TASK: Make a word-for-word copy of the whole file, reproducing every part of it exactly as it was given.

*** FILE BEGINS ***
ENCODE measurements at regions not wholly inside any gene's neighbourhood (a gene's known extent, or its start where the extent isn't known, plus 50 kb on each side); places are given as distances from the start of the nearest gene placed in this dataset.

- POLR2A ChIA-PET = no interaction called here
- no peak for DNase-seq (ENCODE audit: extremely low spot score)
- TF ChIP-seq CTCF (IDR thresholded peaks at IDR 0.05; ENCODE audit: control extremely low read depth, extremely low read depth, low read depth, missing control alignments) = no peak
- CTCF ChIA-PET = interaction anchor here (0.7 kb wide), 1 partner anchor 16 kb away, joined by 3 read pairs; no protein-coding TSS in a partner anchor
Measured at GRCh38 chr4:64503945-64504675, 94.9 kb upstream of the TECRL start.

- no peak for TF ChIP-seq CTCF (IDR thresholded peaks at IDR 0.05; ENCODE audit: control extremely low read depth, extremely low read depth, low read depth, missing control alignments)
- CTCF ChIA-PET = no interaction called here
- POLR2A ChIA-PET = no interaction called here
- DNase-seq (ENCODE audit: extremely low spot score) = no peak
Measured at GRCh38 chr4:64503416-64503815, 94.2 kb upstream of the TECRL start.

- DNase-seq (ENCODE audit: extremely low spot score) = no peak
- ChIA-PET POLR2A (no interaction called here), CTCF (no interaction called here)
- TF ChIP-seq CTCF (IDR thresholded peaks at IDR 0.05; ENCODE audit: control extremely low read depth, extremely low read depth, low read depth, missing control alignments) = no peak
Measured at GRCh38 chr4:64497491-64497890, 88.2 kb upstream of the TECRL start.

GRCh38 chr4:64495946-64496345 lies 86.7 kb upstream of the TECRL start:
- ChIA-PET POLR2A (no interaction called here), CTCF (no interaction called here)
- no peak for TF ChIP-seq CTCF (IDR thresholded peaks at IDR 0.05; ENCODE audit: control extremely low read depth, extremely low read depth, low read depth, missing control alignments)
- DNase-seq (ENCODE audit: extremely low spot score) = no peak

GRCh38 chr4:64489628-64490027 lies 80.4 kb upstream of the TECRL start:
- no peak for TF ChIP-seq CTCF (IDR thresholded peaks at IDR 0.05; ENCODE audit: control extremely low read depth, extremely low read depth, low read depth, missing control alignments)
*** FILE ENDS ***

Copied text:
ENCODE measurements at regions not wholly inside any gene's neighbourhood (a gene's known extent, or its start where the extent isn't known, plus 50 kb on each side); places are given as distances from the start of the nearest gene placed in this dataset.

- POLR2A ChIA-PET = no interaction called here
- no peak for DNase-seq (ENCODE audit: extremely low spot score)
- TF ChIP-seq CTCF (IDR thresholded peaks at IDR 0.05; ENCODE audit: control extremely low read depth, extremely low read depth, low read depth, missing control alignments) = no peak
- CTCF ChIA-PET = interaction anchor here (0.7 kb wide), 1 partner anchor 16 kb away, joined by 3 read pairs; no protein-coding TSS in a partner anchor
Measured at GRCh38 chr4:64503945-64504675, 94.9 kb upstream of the TECRL start.

- no peak for TF ChIP-seq CTCF (IDR thresholded peaks at IDR 0.05; ENCODE audit: control extremely low read depth, extremely low read depth, low read depth, missing control alignments)
- CTCF ChIA-PET = no interaction called here
- POLR2A ChIA-PET = no interaction called here
- DNase-seq (ENCODE audit: extremely low spot score) = no peak
Measured at GRCh38 chr4:64503416-64503815, 94.2 kb upstream of the TECRL start.

- DNase-seq (ENCODE audit: extremely low spot score) = no peak
- ChIA-PET POLR2A (no interaction called here), CTCF (no interaction called here)
- TF ChIP-seq CTCF (IDR thresholded peaks at IDR 0.05; ENCODE audit: control extremely low read depth, extremely low read depth, low read depth, missing control alignments) = no peak
Measured at GRCh38 chr4:64497491-64497890, 88.2 kb upstream of the TECRL start.

GRCh38 chr4:64495946-64496345 lies 86.7 kb upstream of the TECRL start:
- ChIA-PET POLR2A (no interaction called here), CTCF (no interaction called here)
- no peak for TF ChIP-seq CTCF (IDR thresholded peaks at IDR 0.05; ENCODE audit: control extremely low read depth, extremely low read depth, low read depth, missing control alignments)
- DNase-seq (ENCODE audit: extremely low spot score) = no peak

GRCh38 chr4:64489628-64490027 lies 80.4 kb upstream of the TECRL start:
- no peak for TF ChIP-seq CTCF (IDR thresholded peaks at IDR 0.05; ENCODE audit: control extremely low read depth, extremely low read depth, low read depth, missing control alignments)